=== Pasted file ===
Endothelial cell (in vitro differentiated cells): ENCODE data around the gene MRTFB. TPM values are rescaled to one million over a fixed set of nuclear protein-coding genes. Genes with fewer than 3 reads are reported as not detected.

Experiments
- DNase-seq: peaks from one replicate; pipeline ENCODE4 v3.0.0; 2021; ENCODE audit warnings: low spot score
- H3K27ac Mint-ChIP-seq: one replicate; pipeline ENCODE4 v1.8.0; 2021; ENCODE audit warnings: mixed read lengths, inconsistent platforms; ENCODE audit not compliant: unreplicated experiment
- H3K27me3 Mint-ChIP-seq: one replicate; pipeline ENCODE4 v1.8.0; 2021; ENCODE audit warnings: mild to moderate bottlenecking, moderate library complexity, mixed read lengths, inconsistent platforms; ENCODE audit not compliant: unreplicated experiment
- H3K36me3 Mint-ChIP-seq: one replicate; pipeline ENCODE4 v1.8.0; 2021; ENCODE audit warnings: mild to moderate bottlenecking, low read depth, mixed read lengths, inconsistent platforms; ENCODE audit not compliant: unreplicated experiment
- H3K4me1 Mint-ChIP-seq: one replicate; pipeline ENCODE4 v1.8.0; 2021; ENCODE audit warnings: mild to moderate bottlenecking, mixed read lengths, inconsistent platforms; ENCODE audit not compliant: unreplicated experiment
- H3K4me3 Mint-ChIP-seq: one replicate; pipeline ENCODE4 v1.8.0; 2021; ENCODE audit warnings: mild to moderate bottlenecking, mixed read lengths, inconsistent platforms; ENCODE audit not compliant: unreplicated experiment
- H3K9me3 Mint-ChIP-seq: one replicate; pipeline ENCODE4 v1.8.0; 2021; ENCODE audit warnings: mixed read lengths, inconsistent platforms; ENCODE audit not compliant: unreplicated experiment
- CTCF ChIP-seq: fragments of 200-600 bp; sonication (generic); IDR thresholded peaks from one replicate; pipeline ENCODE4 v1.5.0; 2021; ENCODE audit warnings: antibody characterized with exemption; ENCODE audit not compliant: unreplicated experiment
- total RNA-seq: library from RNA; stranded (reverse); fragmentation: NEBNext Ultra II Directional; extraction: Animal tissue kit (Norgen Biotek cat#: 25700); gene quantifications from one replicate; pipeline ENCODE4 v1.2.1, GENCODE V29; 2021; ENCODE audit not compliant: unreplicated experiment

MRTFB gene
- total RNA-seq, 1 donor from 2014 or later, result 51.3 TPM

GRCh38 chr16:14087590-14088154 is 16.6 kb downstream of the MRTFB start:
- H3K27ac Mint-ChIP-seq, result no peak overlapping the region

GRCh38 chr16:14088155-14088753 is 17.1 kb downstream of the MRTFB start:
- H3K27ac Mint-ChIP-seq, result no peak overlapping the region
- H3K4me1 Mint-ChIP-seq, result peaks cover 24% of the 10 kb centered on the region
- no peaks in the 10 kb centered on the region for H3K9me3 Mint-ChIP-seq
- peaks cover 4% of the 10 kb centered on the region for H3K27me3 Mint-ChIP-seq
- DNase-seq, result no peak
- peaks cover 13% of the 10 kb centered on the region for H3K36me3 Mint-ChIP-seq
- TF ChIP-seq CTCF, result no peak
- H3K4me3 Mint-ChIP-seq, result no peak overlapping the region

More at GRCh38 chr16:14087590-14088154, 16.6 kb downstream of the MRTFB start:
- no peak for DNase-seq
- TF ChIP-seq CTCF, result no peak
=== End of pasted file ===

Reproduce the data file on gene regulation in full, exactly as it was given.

Endothelial cell (in vitro differentiated cells): ENCODE data around the gene MRTFB. TPM values are rescaled to one million over a fixed set of nuclear protein-coding genes. Genes with fewer than 3 reads are reported as not detected.

Experiments
- DNase-seq: peaks from one replicate; pipeline ENCODE4 v3.0.0; 2021; ENCODE audit warnings: low spot score
- H3K27ac Mint-ChIP-seq: one replicate; pipeline ENCODE4 v1.8.0; 2021; ENCODE audit warnings: mixed read lengths, inconsistent platforms; ENCODE audit not compliant: unreplicated experiment
- H3K27me3 Mint-ChIP-seq: one replicate; pipeline ENCODE4 v1.8.0; 2021; ENCODE audit warnings: mild to moderate bottlenecking, moderate library complexity, mixed read lengths, inconsistent platforms; ENCODE audit not compliant: unreplicated experiment
- H3K36me3 Mint-ChIP-seq: one replicate; pipeline ENCODE4 v1.8.0; 2021; ENCODE audit warnings: mild to moderate bottlenecking, low read depth, mixed read lengths, inconsistent platforms; ENCODE audit not compliant: unreplicated experiment
- H3K4me1 Mint-ChIP-seq: one replicate; pipeline ENCODE4 v1.8.0; 2021; ENCODE audit warnings: mild to moderate bottlenecking, mixed read lengths, inconsistent platforms; ENCODE audit not compliant: unreplicated experiment
- H3K4me3 Mint-ChIP-seq: one replicate; pipeline ENCODE4 v1.8.0; 2021; ENCODE audit warnings: mild to moderate bottlenecking, mixed read lengths, inconsistent platforms; ENCODE audit not compliant: unreplicated experiment
- H3K9me3 Mint-ChIP-seq: one replicate; pipeline ENCODE4 v1.8.0; 2021; ENCODE audit warnings: mixed read lengths, inconsistent platforms; ENCODE audit not compliant: unreplicated experiment
- CTCF ChIP-seq: fragments of 200-600 bp; sonication (generic); IDR thresholded peaks from one replicate; pipeline ENCODE4 v1.5.0; 2021; ENCODE audit warnings: antibody characterized with exemption; ENCODE audit not compliant: unreplicated experiment
- total RNA-seq: library from RNA; stranded (reverse); fragmentation: NEBNext Ultra II Directional; extraction: Animal tissue kit (Norgen Biotek cat#: 25700); gene quantifications from one replicate; pipeline ENCODE4 v1.2.1, GENCODE V29; 2021; ENCODE audit not compliant: unreplicated experiment

MRTFB gene
- total RNA-seq, 1 donor from 2014 or later, result 51.3 TPM

GRCh38 chr16:14087590-14088154 is 16.6 kb downstream of the MRTFB start:
- H3K27ac Mint-ChIP-seq, result no peak overlapping the region

GRCh38 chr16:14088155-14088753 is 17.1 kb downstream of the MRTFB start:
- H3K27ac Mint-ChIP-seq, result no peak overlapping the region
- H3K4me1 Mint-ChIP-seq, result peaks cover 24% of the 10 kb centered on the region
- no peaks in the 10 kb centered on the region for H3K9me3 Mint-ChIP-seq
- peaks cover 4% of the 10 kb centered on the region for H3K27me3 Mint-ChIP-seq
- DNase-seq, result no peak
- peaks cover 13% of the 10 kb centered on the region for H3K36me3 Mint-ChIP-seq
- TF ChIP-seq CTCF, result no peak
- H3K4me3 Mint-ChIP-seq, result no peak overlapping the region

More at GRCh38 chr16:14087590-14088154, 16.6 kb downstream of the MRTFB start:
- no peak for DNase-seq
- TF ChIP-seq CTCF, result no peak